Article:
WHO'S TAKING THE LEAD?
The Oklahoma Department of Wildlife Conservation is
charged with completing a conservation strategy for all
of Oklahoma's wildlife, not just a strategy for the agency.
That’s why we need you or your organization to help
us design and carry out the strategy.
WHO SHOULD PARTICIPATE?
v Biologists and ecologists
v Local governments
v Conservation groups
v Private landowners
v State, federal and tribal agencies
WHY YOU'RE NEEDED:
A strategy is only as good as its components. We need
your expertise, your ideas, and your priorities. To be
effective, the strategy must be shaped by the people who
know the nooks and crannies of the state, and who
understand the issues, challenges and threats to our
WHAT'S IN IT FOR YOU?
This is the one planning effort you don’t want to miss.
Oklahoma's strategy will guide the future of wildlife
conservation and associated funding. By participating,
you will expand networks and coalitions for conserving
our wildlife resources. This is your chance to make
A WIN:WIN APPROACH
This strategy is not about more regulations, but all about
positive ways to conserve wildlife and habitats:
v Saving millions of taxpayer dollars by saving
species before they become endangered.
v Working to prevent conflicts over development
and critical habitat and wildlife.
v Investing in outdoor recreation and nature tourism
(the fastest growing segment of tourism) by taking
care of the resource.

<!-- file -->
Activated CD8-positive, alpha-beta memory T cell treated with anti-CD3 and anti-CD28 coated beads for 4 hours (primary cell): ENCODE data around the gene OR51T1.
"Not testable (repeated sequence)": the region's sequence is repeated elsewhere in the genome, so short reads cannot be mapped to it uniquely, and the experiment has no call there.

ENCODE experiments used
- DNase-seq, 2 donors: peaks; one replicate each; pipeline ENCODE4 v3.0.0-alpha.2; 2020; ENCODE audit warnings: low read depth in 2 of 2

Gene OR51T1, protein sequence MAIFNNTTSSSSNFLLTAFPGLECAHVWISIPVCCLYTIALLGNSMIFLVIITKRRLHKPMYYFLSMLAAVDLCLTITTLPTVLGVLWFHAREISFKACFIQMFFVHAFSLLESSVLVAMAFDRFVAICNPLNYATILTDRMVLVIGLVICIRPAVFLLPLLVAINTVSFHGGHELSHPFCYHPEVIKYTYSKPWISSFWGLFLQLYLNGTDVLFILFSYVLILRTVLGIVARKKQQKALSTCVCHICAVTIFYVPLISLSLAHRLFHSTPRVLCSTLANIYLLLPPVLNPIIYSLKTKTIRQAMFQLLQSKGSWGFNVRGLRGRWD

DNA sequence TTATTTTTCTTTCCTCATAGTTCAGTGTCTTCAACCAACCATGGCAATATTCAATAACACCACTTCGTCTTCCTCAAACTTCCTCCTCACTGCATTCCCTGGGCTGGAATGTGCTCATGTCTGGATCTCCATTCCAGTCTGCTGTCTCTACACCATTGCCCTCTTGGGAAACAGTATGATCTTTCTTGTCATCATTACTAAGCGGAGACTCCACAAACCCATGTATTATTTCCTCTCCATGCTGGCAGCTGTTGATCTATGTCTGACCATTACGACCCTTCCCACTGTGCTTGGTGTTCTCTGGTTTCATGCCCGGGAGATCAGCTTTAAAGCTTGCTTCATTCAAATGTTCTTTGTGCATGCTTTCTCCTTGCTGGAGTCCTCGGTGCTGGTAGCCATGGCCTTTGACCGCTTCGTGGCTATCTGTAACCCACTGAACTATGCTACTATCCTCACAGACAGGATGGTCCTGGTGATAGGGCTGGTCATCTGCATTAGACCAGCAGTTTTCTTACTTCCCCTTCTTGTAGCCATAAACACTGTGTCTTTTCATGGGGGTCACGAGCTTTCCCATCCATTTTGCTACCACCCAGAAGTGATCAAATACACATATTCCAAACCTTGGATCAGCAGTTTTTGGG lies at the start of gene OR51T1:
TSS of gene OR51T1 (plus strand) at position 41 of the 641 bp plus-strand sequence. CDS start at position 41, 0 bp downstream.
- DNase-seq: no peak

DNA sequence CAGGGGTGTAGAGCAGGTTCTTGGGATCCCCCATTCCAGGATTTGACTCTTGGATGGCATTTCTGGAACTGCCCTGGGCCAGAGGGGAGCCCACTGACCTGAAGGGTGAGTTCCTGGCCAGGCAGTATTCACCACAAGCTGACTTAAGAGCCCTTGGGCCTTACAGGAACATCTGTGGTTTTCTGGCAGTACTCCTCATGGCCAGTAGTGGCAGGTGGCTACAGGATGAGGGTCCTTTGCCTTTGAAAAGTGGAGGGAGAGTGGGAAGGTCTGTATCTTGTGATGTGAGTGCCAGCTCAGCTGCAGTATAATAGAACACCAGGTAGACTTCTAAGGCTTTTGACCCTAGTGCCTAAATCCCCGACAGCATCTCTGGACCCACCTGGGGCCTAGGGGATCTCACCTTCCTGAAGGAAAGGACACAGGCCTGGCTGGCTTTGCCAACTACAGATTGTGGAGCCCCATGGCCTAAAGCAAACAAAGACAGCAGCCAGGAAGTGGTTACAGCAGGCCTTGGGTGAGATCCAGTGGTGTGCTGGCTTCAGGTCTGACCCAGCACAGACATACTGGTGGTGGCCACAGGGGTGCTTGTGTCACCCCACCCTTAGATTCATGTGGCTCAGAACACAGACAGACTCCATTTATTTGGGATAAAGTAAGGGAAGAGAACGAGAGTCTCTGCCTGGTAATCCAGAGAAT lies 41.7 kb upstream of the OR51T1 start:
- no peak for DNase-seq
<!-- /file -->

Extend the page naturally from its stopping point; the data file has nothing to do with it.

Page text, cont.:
v Passing on a healthy wildlife legacy to children.
What will Oklahoma's Wildlife Conservation
Strategy look like?
The strategy will serve as the plan of action for state
wildlife conservation and funding. The primary purpose
is to target species of greatest conservation need.
However, the plan will address the full array of wildlife
and habitats—taking advantage of good work already
done in the Oklahoma and filling in gaps.
Think of the strategy as a health check and prescription
for wellness—a key to preventing life-threatening
illnesses. Congress requires eight elements be included in
this prescription for a healthy wildlife future. Those are:
1. What’s here now?—distribution and abundance of
wildlife species. Focus on low and declining species
that are indicators of the health of the state’s wildlife.
2. Health check—location and condition of habitats that
are vital to conserving priority species.
3. Threats—identifying problems that may harm wildlife
species and habitat, and priority research for
4. Actions—prescriptions and priorities for conserving
wildlife species and habitats.
5. Monitoring—how to assess and measure
effectiveness of conservation actions.
6. Review—assessment at intervals not to exceed 10
7. Coordination—involvement of federal, state, local
agencies and Indian tribes that manage lands or
programs affecting wildlife.
8. Public participation—required by law and essential
for success in developing and carrying out plans. You
are needed now–and later too!
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